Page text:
Cosas de Spain/Galiza
That hurricane forecast to hit us this week was called Danielle and was eventually downgraded to a typical autumn storm which will bring an abundance of rain. Which is what I walked through on the way to Caldas de Reis 2 days ago. My promised notes on this experience are below. Nothing very exciting but might amuse.
A bit of a puff for this region, albeit from a (Spanish)writer who seems never to have been here: There is no doubt that Galicia is currently a popular destination. Summer after summer, it beats all records regarding the number of visitors it welcomes. On one side, we have the pilgrims arriving in Santiago after a long journey. On another, there are those who simply seek to enjoy the beauty of Galician landscapes and its gastronomy. The Rías Baixas are definitely a must-see. They spread between Cape Finisterre and the estuary of Lugo*, and they provide a wide range of great plans for a late summer getaway. It is still a good time for surfing on the beach of La Lanzada or walking through the route of Los Molinos de Samiera. It would also be a good idea to discover charming villages like Combarro or watching the sunset from Cape Home.** September is also a good month to admire the beauty of the Cíes Islands, or for visiting the island of Oms*** without having to worry about capacity or access controls.
* This is totally wrong. I guess it should be Miño, not Lugo.
** Gallego for hombre. Which makes Zara Home rather confusing, as it sells house stuff.
I was going to list the names of the 15 driving schools which are one of the banes of my life but decided this would be even more boring than my camino notes. Suffice for you to know how many of them there are operating on my route to the barrio of Lérez every morning.
This week, a couple of Brit historians have a mini-series on this country in their amusing podcast. This is the first episode.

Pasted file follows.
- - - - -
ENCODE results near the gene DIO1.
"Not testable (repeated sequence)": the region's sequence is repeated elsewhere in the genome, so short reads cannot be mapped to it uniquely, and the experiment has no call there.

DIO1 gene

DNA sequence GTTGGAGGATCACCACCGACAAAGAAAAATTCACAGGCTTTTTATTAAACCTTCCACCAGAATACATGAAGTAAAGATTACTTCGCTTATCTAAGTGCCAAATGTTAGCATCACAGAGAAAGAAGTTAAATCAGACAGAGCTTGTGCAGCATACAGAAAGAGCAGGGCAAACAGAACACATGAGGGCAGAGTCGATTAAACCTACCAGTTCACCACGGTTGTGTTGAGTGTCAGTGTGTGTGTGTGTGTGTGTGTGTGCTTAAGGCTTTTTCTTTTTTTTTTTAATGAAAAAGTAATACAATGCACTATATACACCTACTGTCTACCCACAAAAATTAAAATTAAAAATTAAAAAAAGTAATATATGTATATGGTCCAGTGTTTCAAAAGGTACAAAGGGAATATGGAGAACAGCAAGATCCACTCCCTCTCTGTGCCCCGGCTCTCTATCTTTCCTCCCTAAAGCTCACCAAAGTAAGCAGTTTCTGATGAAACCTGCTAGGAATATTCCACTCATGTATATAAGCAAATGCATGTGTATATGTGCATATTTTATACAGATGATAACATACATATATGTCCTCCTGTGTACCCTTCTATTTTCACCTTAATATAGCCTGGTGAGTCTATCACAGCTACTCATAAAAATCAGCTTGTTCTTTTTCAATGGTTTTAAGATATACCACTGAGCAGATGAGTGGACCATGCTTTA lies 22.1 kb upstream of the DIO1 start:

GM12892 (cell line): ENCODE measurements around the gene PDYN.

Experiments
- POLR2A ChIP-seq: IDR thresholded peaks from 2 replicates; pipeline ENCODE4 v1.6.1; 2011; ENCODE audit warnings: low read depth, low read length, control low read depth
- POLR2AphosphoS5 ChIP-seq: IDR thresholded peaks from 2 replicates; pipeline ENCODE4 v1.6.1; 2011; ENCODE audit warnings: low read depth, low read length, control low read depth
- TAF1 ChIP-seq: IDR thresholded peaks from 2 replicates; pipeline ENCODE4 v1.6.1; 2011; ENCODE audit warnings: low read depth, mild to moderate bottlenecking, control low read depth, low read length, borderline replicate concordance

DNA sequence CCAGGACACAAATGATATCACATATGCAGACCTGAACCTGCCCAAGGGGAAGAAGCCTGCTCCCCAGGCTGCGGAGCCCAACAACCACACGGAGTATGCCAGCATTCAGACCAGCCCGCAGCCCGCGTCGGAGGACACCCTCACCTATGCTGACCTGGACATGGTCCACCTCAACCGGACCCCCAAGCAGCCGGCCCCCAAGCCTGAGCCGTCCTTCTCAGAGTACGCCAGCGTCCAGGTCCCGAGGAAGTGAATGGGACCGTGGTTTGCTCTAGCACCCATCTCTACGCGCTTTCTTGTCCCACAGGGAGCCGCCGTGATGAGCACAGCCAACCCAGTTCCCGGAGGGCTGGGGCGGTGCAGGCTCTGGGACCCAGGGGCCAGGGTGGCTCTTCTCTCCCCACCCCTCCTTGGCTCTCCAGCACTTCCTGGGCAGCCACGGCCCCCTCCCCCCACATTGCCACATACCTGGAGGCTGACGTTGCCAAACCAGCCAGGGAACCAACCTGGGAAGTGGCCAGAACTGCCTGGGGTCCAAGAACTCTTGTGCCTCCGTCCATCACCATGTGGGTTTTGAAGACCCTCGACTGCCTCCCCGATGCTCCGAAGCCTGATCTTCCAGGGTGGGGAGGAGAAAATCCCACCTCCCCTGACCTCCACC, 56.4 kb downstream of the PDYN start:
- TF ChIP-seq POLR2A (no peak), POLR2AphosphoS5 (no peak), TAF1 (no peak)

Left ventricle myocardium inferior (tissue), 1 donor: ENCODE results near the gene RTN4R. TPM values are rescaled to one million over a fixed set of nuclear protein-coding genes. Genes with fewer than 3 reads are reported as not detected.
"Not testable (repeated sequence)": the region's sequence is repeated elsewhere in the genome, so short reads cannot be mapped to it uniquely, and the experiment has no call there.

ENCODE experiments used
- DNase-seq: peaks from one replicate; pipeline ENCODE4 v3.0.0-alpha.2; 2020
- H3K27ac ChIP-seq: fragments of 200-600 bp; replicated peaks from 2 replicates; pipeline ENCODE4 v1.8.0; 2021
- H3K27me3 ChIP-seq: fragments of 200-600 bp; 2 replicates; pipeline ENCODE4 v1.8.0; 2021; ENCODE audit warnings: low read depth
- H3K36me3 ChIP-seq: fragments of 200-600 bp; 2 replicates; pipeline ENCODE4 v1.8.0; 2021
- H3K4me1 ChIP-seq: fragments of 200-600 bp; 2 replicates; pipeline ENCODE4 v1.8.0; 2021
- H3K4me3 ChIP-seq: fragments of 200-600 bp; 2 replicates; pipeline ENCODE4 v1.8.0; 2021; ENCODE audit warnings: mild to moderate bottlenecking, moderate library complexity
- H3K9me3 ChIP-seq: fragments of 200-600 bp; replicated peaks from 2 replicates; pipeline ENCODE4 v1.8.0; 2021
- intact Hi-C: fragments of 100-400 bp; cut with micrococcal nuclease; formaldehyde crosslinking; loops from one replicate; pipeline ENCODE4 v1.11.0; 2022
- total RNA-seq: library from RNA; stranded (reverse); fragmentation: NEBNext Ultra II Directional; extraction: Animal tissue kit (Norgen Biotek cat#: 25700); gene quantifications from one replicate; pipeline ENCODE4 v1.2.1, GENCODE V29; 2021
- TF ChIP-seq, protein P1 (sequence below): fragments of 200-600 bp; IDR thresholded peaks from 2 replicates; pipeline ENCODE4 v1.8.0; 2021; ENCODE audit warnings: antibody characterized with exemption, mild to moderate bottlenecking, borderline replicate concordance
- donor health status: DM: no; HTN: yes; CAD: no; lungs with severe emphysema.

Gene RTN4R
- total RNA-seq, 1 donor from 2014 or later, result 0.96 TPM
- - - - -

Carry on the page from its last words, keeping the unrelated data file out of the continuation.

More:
A slightly bizarre headline in the Voz de Galicia: London Bridge is down.
Boris Johnson: John Crace yesterday. Another vote for ‘delusional’.
Liz Truss: John Crace’s verdict: You could see panic in the eyes of some Tory MPs. They had somehow imagined that Truss might miraculously transform into the coherent, plausible leader they had been promised during the campaign. Yet here she was, flatlining before their eyes. If she lasts a year it will be a miracle.
John Crace this morning: The rest of those in the know were just grateful the Queen had lived long enough to accept Boris Johnson’s resignation. The last thing the country needed was a narcissistic prime minister who would make a monarch’s death all about him.
Quote of the Day
John Crace yet again: You can change the graphics and you can change the studio but you still can’t make a politician answer a straight question.
The Way of the World
Is this very-hard-to-believe report a good example of something eating its own tail? Which I recently (re)learnt is called an ouroboros . . .
3rd tranche of Spanish kids’ jargon:-
Chill: Sosiego, tanto como estado de ánimo como petición a quien nos estrese. Chilear.
Calle: Todo un mundo y una descripción para quien tiene poca o mucha calle. Un aval de experiencia, vaya. “Te falta calle, padre”.
Carencias: Etiqueta para quien ha llegado a su tope de habilidades y no da más de sí.
Crack: Ya no vale para elogiar. Todo lo contrario.